During the protracted Sudanese civil war, the people of Nuba sided with the south. However, when the nation split in two last summer, the Nuba found themselves part of the north and the target of a relentless military campaign. The government of Sudan claims that they are supressing a rebellion in the states of South Kordofan and Blue Nile, but the indiscriminate arial bombardments and militia style ground attacks have brutalized the civilian population, reducing the people to living in caves in the mountains and forcing hundreds of thousands to flee to safety in refugee camps in South Sudan — camps like Yida.
But these camps are not safe. There are over 28,000 people registered in the camp and many more unregistered. Due in part to our proximity to the border, we have not been classified as a “refugee camp”. Instead, the UN considers this a “transit site”. This means that even though people have been living here for months, they have never been given a full food ration. A family might receive one or two weeks worth of food and nothing more within a calendar month. Malnutrition rates are alarming. Relief agencies are prohibited from doing anything “permanent” like constructing buildings or assisting in organizing schooling for the children. This is incredibly frustrating for the people in the camp. Additionally, the government of Sudan has proved willing to follow the people of Nuba into South Sudan. Our camp was bombed three months ago, and this morning everyone thought we were being attacked again. It was terrifying, and sadly, for the people of Nuba, it is old hat.
If you have followed the situation in Sudan at all over the last few years you will remember the crisis in Darfur. The actions of Omar al-Bashir (the president of Sudan) during this conflict earned him a warrant for his arrest from the International Criminal Court on counts of war crimes, crimes against humanity, and genocide. He has never been prosecuted, of course, and many say that the crisis in Nuba is tragically reminiscent of Darfur. Bashir and his government are doing the same thing all over again, and any and all alarm bells being rung by watchful observers in the international community are being ignored.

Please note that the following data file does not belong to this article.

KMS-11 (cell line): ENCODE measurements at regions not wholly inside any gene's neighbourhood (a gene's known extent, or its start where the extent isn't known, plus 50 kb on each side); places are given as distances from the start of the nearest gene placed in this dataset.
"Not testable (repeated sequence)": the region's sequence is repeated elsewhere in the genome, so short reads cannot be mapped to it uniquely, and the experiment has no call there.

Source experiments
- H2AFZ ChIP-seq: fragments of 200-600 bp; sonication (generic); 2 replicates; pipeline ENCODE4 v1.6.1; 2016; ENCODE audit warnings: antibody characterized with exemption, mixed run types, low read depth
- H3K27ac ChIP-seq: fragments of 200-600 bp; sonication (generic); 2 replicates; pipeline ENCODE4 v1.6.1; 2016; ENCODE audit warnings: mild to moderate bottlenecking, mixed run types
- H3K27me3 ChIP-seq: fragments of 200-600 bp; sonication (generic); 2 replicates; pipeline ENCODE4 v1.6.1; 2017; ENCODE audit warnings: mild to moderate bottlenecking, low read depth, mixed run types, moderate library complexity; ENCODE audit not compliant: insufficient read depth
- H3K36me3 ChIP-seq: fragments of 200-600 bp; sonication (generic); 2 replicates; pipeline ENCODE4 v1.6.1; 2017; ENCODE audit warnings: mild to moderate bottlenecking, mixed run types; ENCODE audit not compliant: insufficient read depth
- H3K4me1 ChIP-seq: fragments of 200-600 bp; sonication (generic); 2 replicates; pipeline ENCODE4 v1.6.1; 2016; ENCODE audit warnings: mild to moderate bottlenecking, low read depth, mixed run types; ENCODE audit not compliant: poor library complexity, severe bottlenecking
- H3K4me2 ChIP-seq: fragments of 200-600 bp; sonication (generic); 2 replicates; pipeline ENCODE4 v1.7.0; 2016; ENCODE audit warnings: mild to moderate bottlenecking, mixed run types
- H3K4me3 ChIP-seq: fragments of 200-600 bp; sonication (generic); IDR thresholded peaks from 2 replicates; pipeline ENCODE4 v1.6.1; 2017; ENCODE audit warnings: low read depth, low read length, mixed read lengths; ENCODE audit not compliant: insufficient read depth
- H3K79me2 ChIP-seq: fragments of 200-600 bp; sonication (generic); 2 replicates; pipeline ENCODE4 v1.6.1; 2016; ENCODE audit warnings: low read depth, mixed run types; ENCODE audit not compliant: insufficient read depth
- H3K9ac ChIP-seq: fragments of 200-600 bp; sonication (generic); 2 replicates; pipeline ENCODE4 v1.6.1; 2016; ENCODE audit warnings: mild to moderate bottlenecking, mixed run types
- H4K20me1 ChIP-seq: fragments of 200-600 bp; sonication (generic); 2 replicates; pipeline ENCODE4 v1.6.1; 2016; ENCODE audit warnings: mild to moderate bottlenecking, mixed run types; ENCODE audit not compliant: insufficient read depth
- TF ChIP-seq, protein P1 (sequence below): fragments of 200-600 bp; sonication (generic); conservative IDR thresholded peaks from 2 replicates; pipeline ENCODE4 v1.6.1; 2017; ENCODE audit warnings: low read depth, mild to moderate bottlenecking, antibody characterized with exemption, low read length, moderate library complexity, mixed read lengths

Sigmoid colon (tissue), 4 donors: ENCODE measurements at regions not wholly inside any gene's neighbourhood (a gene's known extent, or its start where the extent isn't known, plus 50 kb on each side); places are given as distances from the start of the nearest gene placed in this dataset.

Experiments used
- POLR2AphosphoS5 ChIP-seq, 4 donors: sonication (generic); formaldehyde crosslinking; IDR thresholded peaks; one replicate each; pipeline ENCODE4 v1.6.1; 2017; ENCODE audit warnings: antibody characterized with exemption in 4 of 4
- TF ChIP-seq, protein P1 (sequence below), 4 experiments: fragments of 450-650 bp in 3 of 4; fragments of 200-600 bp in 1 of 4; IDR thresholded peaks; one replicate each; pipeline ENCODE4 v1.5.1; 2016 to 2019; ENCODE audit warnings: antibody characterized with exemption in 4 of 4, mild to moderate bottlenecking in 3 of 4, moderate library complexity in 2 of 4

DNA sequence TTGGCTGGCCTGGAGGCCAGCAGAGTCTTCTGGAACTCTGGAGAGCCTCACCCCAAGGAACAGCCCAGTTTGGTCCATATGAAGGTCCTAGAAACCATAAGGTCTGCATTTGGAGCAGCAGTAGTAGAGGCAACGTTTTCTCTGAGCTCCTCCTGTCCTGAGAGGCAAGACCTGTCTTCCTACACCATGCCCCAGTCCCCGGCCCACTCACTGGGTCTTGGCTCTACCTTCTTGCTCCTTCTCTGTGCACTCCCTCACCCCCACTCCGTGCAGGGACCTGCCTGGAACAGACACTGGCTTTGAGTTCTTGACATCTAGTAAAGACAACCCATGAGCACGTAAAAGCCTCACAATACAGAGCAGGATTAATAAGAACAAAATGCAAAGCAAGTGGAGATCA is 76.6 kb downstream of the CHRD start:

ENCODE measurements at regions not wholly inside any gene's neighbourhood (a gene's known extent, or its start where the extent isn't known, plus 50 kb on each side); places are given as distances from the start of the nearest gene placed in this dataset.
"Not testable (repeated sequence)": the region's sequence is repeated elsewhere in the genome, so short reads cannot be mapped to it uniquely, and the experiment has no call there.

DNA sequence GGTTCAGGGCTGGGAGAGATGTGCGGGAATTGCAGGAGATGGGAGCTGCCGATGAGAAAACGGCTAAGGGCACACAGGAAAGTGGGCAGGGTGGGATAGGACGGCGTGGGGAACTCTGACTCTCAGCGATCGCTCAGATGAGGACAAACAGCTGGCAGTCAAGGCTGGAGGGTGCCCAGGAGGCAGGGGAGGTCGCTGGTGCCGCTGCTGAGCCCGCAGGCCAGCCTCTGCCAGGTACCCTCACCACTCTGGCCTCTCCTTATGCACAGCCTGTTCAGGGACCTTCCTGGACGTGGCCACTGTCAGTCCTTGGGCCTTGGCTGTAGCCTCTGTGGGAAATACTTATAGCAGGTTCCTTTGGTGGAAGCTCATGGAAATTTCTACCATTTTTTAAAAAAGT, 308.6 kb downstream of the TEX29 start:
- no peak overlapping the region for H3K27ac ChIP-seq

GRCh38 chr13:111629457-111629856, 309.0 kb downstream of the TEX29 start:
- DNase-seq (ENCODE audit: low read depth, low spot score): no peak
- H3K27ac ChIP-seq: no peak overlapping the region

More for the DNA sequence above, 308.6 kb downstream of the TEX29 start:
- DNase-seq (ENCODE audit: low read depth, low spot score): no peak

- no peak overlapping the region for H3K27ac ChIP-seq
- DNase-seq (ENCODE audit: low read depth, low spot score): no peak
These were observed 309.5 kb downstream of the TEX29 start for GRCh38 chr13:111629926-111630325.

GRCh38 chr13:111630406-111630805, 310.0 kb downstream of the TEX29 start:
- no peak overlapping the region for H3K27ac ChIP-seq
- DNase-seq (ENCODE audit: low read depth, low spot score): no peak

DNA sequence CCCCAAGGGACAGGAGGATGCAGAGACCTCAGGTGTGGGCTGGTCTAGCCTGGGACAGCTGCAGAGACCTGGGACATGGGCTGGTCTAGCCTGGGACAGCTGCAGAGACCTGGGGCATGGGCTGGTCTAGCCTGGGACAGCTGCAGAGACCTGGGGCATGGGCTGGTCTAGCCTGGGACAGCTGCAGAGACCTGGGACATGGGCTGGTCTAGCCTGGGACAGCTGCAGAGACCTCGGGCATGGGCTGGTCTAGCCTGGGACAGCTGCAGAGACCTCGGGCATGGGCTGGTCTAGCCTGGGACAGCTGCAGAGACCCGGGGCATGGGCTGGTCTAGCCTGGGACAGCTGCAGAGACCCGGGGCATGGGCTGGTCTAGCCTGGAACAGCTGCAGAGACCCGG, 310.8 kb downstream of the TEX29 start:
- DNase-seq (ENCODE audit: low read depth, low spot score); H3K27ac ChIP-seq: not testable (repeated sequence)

When US Congressman Frank Wolf visited the camp several weeks ago he was greeted by a crowd of Nubans, some of whom held homemade signs pleading for people like Obama and Ban Ki-moon to pay attention and protect their rights.
This blog post is my handmade sign. Please pay attention to Nuba. Please pay attention to the actions of the government of Khartoum. I’m no military strategist or humanitarian expert, but there are people with the knowledge and power to intervene wisely in this situation. You can let them know that they themselves need to pay attention.
We were so thankful to have Nicholas Kristof (co-author of Half the Sky) and Ann Curry of the Today Show (NBC) with us in Yida. Watch their stories and learn. And then act. All it takes is a letter or a phone call to your MP, congressman or senator. If we can rally the political will, action will come.
A preview of Curry’s piece is here:
For Curry’s full report, follow this link to her February 29th segment on Rock Center with Brian Williams.
Kristof’s excellent piece is here [you’ll have to click through to Youtube]:
You can also follow this link to listen to Halima Kaga, a 32-year old Nuban woman living in the Yida refugee camp, describe her experiences and plead for justice.
It’s easy to feel utterly helpless when watching an international crisis unfold on the opposite side of the globe. I have sat on my hands more times than I care to admit. But my sister is right. We can do something. The story of the Nuba people and this growing humanitarian disaster is largely unknown. Please help get the word out. Reblog it. Tweet it. Learn more about the conflict. Phone or write your elected officials [for Canada, click here; for the US, click here]. Urge them to pressure the international community to intervene before the story of the Nuba becomes the unthinkable sequel to Darfur.
And to my sister. Thank you for sharing this. May God indeed protect your camp.
and if you spend yourselves in behalf of the hungry
and satisfy the needs of the oppressed,
then your light will rise in the darkness,
and your night will become like the noonday.